How does the structure of the brain change with age? What role do factors such as sports, alcohol and smoking play, and what distinguishes normal ageing from pathological changes? Researchers are investigating these and many other questions in the 1000BRAINS study. Scientists from Jülich, Düsseldorf, Essen and Basel have presented their first results.
Different brain regions age differently. The right hemisphere of the brain, in which, among other things, spatial thinking is positioned, apparently deteriorates more in old age than the left hemisphere, in which language is located, for example. This could explain why the spatial orientation and the visual working memory diminish in elderly people, while linguistic competence remains relatively constant throughout their lives. The frontal brain regions, in which conscious control is located, among other things, undergo a comparatively little deterioration. In addition, older people use more brain areas than young people to solve the same task. This is the so-called cognitive reserve. It allows to compensate for ageing processes to a certain degree.
Factors such as social contacts, alcohol consumption, smoking and physical activity leave behind clear traces in the brain. People who live in a busy social environment and also those who are active in sports show a lower volume loss of the brain in old age. This is an indication of a lower loss of nerve cells. High alcohol consumption, on the other hand, is associated with a greater loss of brain volume than would be appropriate for the age and indicates the destruction of nerve cells. The latter is considered to contribute to lower-level performance and flexibility in old age in terms of mental capabilities. Smoking, on the other hand, affects brain function rather than brain structure. The targeted cooperation of brain regions in the resting brain is higher in smokers than in non-smokers, so the brain is always busier. As a result, there is less cognitive reserve available than for non-smokers. For example, if certain brain regions fail due to ageing, smokers have less free capacity to activate other regions for these areas.
Older people are often prescribed B vitamins in order to maintain their memory capacity or to increase it again. These vitamins are intended to improve communication between nerve cells. Apparently, however, the effects and processing routes of B1 and B6 vitamins in the body are different than previously known. The results of the Jülich researchers show: in the case of vitamin B6, there always seem to be positive effects, no matter how high the levels are in the blood. This must mean: “A lot helps a lot.” In the case of vitamin B1, however, the researchers noticed that despite a high vitamin B1 level in the blood, a deterioration of the brain substance had taken place. Vitamin B1 probably does not reach the brain sufficiently in older people, as preliminary studies have shown. The causes of this need to be further researched in the future.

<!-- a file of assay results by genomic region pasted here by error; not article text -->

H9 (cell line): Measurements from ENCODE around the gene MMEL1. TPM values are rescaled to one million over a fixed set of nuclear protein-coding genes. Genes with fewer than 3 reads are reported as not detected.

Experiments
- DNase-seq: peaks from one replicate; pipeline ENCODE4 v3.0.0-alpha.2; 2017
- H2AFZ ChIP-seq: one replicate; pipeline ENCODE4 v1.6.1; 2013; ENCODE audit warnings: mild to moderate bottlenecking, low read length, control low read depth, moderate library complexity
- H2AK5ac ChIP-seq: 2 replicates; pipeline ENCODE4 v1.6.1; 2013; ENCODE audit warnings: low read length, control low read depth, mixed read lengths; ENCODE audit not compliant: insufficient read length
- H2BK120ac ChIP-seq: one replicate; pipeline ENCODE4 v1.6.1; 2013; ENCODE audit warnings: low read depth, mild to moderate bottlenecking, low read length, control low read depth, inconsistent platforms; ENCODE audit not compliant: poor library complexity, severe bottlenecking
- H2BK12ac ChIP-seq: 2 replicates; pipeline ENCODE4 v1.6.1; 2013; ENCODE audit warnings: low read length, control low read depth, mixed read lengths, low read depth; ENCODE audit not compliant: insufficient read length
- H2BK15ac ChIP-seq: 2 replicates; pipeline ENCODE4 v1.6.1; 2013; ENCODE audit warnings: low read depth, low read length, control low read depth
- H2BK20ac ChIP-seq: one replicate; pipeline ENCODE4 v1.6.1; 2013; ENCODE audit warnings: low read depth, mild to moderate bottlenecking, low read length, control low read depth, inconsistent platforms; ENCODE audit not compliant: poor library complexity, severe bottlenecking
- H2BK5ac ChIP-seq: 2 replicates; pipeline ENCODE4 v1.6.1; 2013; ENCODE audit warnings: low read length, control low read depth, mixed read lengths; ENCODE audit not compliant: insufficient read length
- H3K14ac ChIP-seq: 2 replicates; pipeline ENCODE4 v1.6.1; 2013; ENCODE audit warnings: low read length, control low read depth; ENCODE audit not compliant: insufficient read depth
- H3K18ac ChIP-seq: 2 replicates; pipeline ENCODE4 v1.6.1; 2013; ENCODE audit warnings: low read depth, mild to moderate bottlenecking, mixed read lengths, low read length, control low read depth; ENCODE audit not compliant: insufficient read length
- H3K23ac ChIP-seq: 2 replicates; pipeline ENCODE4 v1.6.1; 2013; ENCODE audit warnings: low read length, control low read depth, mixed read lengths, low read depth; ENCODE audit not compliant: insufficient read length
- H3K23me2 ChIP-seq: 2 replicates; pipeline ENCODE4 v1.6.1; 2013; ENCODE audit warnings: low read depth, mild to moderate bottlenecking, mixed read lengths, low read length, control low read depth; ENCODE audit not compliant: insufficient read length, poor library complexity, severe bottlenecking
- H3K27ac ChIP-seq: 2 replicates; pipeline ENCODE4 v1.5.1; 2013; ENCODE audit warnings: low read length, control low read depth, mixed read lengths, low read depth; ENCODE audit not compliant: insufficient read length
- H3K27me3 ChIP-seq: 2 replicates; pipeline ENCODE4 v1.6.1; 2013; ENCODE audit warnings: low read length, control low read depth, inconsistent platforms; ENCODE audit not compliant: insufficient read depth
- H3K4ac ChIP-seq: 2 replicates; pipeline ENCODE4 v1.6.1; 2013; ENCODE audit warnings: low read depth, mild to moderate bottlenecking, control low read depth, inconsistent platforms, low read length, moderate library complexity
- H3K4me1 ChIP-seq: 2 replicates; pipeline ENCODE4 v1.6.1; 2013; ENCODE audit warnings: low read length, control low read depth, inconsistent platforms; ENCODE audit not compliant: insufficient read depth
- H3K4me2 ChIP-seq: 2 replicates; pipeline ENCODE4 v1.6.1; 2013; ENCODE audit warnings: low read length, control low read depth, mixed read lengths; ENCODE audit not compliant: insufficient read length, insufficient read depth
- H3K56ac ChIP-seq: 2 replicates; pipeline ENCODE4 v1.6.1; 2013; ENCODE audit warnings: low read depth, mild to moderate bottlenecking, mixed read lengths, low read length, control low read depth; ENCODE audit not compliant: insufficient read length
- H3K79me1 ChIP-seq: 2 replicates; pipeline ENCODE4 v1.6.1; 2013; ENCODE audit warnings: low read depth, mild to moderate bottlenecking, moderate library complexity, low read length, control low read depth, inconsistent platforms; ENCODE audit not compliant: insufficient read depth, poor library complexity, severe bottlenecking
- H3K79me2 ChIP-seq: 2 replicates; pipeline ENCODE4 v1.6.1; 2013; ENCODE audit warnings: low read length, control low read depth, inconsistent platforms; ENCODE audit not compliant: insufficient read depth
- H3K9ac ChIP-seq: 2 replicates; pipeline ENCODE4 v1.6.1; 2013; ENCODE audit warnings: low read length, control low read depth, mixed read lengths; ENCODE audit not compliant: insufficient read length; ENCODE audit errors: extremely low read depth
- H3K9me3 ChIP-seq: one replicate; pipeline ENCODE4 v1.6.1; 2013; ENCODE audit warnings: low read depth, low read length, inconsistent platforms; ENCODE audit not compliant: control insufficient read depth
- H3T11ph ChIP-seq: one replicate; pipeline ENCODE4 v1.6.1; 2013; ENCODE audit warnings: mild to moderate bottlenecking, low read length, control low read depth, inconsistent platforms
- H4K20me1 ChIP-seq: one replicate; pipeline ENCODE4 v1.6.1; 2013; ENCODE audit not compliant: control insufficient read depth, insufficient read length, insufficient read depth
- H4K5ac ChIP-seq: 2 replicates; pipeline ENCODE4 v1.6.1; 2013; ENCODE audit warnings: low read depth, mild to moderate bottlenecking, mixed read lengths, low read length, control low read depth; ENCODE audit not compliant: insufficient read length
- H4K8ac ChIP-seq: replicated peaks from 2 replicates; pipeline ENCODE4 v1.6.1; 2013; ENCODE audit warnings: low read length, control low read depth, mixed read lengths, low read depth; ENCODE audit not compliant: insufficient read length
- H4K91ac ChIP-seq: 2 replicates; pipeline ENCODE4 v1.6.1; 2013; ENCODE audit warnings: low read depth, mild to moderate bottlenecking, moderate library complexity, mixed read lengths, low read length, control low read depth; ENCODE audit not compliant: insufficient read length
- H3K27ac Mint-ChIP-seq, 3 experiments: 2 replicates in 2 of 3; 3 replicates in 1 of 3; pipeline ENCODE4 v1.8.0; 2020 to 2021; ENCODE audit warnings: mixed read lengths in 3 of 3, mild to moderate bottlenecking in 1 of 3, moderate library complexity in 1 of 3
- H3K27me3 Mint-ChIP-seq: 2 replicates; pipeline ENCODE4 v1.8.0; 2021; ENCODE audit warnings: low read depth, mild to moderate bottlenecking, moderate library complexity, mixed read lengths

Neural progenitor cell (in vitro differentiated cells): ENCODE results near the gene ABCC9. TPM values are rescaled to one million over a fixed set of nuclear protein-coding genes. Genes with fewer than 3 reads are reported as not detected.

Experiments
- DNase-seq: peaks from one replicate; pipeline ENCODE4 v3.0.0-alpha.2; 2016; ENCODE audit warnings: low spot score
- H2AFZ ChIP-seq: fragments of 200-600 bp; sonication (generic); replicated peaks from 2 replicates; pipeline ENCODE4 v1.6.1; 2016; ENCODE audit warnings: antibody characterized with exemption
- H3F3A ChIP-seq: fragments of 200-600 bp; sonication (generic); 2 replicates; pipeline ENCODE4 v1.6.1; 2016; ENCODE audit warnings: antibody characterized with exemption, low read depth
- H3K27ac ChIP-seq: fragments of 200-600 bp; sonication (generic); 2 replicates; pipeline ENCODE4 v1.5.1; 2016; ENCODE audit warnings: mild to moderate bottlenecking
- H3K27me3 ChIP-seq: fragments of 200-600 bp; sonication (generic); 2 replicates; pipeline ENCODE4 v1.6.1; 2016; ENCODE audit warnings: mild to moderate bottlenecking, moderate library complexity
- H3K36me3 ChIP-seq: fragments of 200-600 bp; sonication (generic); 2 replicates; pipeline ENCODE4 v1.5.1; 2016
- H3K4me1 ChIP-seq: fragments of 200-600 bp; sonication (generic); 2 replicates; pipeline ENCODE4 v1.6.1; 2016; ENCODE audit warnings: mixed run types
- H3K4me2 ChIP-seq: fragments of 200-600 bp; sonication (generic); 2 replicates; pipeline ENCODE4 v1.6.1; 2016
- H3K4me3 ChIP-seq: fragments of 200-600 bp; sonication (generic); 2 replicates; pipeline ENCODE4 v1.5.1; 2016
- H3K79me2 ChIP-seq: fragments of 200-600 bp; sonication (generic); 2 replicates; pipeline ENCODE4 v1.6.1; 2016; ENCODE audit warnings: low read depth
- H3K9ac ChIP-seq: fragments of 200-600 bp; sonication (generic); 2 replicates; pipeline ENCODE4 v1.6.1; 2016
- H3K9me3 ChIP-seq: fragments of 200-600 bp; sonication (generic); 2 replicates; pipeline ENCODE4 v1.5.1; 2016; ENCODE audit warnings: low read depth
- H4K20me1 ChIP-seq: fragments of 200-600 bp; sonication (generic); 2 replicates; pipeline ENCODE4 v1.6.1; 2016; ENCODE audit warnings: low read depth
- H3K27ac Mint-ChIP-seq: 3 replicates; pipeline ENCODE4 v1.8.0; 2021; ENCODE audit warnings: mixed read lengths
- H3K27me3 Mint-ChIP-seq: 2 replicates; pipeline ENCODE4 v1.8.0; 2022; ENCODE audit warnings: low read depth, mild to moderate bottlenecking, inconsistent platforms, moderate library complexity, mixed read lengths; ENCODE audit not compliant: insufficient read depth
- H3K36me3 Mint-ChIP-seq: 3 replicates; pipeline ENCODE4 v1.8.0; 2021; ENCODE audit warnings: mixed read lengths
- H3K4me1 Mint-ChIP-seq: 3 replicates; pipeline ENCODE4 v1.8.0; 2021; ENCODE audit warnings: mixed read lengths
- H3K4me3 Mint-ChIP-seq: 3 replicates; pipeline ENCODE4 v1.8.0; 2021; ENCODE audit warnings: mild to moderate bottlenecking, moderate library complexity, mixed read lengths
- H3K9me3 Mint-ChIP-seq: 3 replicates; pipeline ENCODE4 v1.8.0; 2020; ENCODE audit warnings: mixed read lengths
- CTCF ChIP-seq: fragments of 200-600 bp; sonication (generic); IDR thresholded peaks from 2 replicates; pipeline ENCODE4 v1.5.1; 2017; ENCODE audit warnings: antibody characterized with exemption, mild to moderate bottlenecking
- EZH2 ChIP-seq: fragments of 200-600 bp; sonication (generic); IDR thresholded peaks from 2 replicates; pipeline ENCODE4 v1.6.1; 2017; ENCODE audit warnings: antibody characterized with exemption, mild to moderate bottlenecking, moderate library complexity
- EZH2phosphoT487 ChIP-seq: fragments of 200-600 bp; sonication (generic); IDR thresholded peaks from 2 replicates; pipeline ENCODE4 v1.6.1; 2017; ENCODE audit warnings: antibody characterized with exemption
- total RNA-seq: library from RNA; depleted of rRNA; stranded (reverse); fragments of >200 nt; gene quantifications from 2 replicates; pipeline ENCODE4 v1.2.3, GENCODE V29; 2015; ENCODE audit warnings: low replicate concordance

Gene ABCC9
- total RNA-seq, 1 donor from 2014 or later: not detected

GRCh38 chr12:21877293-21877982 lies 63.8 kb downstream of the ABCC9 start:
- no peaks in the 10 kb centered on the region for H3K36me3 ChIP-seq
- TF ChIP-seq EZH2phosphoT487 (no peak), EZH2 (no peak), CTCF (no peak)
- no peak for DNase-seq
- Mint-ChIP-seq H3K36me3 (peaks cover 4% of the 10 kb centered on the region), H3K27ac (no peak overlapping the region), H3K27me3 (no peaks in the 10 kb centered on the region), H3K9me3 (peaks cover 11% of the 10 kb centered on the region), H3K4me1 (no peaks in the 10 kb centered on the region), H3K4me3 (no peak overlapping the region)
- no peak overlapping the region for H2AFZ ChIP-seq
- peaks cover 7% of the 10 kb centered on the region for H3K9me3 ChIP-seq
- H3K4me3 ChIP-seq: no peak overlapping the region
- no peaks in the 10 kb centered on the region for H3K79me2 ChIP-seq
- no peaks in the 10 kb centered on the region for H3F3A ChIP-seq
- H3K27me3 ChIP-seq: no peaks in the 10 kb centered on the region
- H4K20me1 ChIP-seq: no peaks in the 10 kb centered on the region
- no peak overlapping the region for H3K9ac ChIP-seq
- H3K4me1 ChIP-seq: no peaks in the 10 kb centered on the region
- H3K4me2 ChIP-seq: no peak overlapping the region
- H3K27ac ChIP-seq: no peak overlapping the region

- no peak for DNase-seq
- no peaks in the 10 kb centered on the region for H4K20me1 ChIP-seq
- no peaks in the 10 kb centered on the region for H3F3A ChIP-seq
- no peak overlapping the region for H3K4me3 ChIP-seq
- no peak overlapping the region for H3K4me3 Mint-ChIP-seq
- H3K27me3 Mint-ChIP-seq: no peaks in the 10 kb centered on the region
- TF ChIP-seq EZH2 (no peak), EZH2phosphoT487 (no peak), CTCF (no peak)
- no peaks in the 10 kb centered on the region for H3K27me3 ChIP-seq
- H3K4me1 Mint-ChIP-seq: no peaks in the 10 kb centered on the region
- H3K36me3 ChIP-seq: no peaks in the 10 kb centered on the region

Those who intensively learn an additional language increase their brain volume – especially at the beginning of the learning process and in two specific areas. On the one hand, the changes can be seen in the lower back part of the frontal lobe where our motor speech centre is located. In addition, the lower parietal lobe changes as well. It is also involved in language and, in addition, combines various information into an overall impression. Jülich researchers have now been able to show how the areas age in multilingual people: on the one hand, the volume of the motor speech centre also decreases with age in people who speak several languages. On the other hand, however, it is only at a very old age that the region equals the volume of people who speak only one language. The second sector remains stable even longer. This could explain why multilingual people often stay mentally fit longer in old age.
1,300 clinical trial participants ranging mostly between ages of 55 and 85 have been examined by magnetic resonance imaging at the Jülich Institute of Neuroscience and Medicine since September 2011. Four years later, nearly 500 of them again took part in the examinations.
The brain scans are supplemented by data on the health and circumstances in the lives of the trial patients, including data from the Heinz Nixdorf Recall study on cardiovascular health conducted in Essen.
The dataset of the 1000BRAINS study comprises around 90 terabytes of data – roughly the volume of 90 hard disks of an off-the-shelf home computer. The information contained ranges from genetic data, blood values and brain images to statements about life circumstances. The experts estimate that it will take about ten years to comprehensively analyse this unique data treasure.
The evaluation of the 1000BRAINS study is still in its infancy. For example, the researchers are also investigating how playing musical instruments, nutrition, education or various environmental influences, such as particulate matter and noise, affect the ageing process. In doing this, they can look at several aspects at the same time – for example, whether playing a team sport has a particularly positive effect on the brain. In this way, effects can be discovered that only arise through the interaction of various factors.
“Our research impressively shows that a healthy lifestyle is also anatomically and functionally reflected in the brain.”
Prof. Svenja Caspers,Institute of Neuroscience and Medicine (INM-1)
Photo: Forschungszentrum Jülich/Sascha Kreklau